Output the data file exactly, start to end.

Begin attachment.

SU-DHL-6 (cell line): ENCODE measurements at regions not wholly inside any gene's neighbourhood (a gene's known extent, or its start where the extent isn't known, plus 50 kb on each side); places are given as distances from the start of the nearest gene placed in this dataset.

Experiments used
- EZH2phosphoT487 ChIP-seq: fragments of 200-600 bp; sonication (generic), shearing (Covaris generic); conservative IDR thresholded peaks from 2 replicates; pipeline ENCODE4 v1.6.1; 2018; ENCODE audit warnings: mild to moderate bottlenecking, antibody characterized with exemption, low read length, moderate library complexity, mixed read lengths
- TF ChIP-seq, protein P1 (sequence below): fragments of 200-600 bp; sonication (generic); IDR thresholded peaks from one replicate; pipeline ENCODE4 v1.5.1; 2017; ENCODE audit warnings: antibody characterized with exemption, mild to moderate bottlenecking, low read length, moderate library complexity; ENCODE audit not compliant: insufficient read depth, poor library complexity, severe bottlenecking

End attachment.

SU-DHL-6 (cell line): ENCODE measurements at regions not wholly inside any gene's neighbourhood (a gene's known extent, or its start where the extent isn't known, plus 50 kb on each side); places are given as distances from the start of the nearest gene placed in this dataset.

Experiments used
- EZH2phosphoT487 ChIP-seq: fragments of 200-600 bp; sonication (generic), shearing (Covaris generic); conservative IDR thresholded peaks from 2 replicates; pipeline ENCODE4 v1.6.1; 2018; ENCODE audit warnings: mild to moderate bottlenecking, antibody characterized with exemption, low read length, moderate library complexity, mixed read lengths
- TF ChIP-seq, protein P1 (sequence below): fragments of 200-600 bp; sonication (generic); IDR thresholded peaks from one replicate; pipeline ENCODE4 v1.5.1; 2017; ENCODE audit warnings: antibody characterized with exemption, mild to moderate bottlenecking, low read length, moderate library complexity; ENCODE audit not compliant: insufficient read depth, poor library complexity, severe bottlenecking